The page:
Jul 082013
 
The Mexican Revolution

The Mexican Revolution began when Francisco Madero ran for president against Porfiro Diaz, who had ruled Mexico for thirty-four years. Thrown in prison because he was too popular, a disillusioned Madero organized a revolution in November 1910, and the uprising unleashed powerful social forces. In the northern states of Chihuahua and Coahuila, Pascal Orozco and Pancho Villa led a revolt against a local oligarch. Rebellion had broken out in the southern states as well, and one of the more effective leaders was a village chief named Emiliano Zapata. Faced with rebellions in eighteen states, Diaz fled the country on May 25, 1911. Madero shocked his supporters by refusing to purge the government of Diaz loyalists, who launched a coup in February 1913. Madero mistakenly placed his trust in General Victoriano Huerta, who joined the plotters, deposed Madero and then made himself president.
Huerta remained unfazed by rebellions by Villa and Zapata, but the situation worsened when Venustio Carranza, governor of Coahuila, joined the revolution. Despite Huerta’s contempt, Villa had built up a professional army, while Zapata had become a skilled guerrilla. Even the American occupation of Vera Cruz to avenge a minor diplomatic insult failed to increase Huerta’s nationalist appeal. When Huerta fled to exile in Spain on July 15, 1914, Carranza thought that he was the natural choice for president, but Villa and Zapata had the two largest armies, and they both detested Carranza. Too independent to work together, their sole accomplishment was to deny Carranza the presidential chair. Fortunately for Carranza, Alvaro Obregon, a leading general in the revolution, still nursed a grudge from when Villa had tried to execute him. Since Zapata had little interest in events outside of Morelos, Villa was left to face Obregon alone. Several days of fighting at Celaya proved that Villa was simply a charismatic cavalry leader.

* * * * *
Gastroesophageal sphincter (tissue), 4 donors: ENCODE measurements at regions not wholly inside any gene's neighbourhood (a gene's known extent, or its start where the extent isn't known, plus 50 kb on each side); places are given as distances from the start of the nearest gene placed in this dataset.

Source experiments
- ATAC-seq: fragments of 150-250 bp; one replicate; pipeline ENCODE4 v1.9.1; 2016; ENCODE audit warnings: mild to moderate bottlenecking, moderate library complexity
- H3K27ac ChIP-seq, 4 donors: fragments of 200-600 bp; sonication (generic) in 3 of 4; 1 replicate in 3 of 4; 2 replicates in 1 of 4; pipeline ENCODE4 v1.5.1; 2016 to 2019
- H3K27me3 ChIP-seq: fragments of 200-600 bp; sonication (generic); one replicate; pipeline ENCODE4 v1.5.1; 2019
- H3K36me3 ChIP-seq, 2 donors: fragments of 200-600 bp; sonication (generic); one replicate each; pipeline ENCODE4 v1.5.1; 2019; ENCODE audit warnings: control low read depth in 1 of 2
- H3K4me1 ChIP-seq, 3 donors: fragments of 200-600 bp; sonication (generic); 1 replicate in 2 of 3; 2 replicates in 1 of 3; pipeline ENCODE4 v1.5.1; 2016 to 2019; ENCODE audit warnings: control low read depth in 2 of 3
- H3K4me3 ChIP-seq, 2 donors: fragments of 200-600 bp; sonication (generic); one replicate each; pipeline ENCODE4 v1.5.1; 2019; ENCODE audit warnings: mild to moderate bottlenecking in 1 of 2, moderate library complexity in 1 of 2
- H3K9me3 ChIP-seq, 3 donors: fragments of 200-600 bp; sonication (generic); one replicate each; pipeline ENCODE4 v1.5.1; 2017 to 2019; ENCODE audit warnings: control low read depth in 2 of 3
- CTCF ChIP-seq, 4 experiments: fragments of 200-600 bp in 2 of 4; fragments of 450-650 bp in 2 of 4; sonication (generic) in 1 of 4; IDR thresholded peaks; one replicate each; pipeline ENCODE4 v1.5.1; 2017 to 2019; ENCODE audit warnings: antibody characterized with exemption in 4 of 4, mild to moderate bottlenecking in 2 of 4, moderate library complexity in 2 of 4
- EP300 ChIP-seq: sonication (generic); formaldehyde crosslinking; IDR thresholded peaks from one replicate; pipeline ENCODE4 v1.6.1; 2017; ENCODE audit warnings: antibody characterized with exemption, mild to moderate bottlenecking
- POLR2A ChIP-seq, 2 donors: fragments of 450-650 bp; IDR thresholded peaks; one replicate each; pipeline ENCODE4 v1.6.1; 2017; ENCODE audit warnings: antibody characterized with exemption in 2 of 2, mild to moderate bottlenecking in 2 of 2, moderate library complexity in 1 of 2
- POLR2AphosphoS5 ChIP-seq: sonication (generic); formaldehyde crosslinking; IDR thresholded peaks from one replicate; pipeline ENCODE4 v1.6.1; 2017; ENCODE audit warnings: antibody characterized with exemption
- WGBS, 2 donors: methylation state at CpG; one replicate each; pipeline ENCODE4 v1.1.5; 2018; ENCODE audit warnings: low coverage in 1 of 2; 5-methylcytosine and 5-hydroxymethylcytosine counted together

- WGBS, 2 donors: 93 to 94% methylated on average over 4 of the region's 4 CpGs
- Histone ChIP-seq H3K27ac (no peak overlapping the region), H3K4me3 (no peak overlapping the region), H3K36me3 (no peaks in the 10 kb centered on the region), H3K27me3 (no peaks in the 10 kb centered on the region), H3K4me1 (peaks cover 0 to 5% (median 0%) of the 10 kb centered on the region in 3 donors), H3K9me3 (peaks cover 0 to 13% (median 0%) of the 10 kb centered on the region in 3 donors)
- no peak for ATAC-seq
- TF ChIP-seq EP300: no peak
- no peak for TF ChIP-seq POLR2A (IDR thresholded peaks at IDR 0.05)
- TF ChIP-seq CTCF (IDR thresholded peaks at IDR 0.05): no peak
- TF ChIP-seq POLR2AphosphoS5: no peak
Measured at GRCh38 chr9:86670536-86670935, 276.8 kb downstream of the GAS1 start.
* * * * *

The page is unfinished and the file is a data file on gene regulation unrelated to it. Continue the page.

Angered by President Woodrow Wilson’s increasingly blatant support for Carranza, Villa raided Colombus, New Mexico in March 1916. Wilson felt obliged to send a punitive expedition into Mexico, but the expedition failed to find Villa, and it was a constant diplomatic struggle to avoid a war. Worn-down by the constant warfare, an increasing number of zapatista leaders simply refused to fight, and a desperate Zapata was assassinated in April 1919. Carranza made a fatal error when he opposed Obregon’s candidacy for president and ordered his arrest. Obregon won the support of most of the army and Carranza was killed trying to flee Mexico. A victorious Obregon allowed Villa to retire in exchange for peace, which ended the revolution after ten long, blood-soaked years. Read More…

May 052012
 
Old Gringo

Rating: ★★½☆☆
A vanity project for Jane Fonda, who starred and produced, Old Gringo (1989), set in the Mexican Revolution, is a jarring mix of epic and intimate stories that never comes together as a whole. Parts of the film are superb, but the script does not live up to the stunning images. Read More…

Mar 012012
 
Viva Zapata!

Rating: ★★★☆☆
Although it is a compressed version of the Mexican Revolution, and John Steinbeck’s script tries too hard to make the revolution stand in for the Russian Revolution, Viva Zapata (1952) is one of the better movies on the Mexican revolution. Read More…

Dec 312011
 
Villa Rides

Rating: ★★☆☆☆
Cramming the highlights of the Mexican Revolution into a movie about a single campaign produces a confusing story, but Villa Rides’ (1968) main problem is a blatant lack of interest by everyone involved. Read More…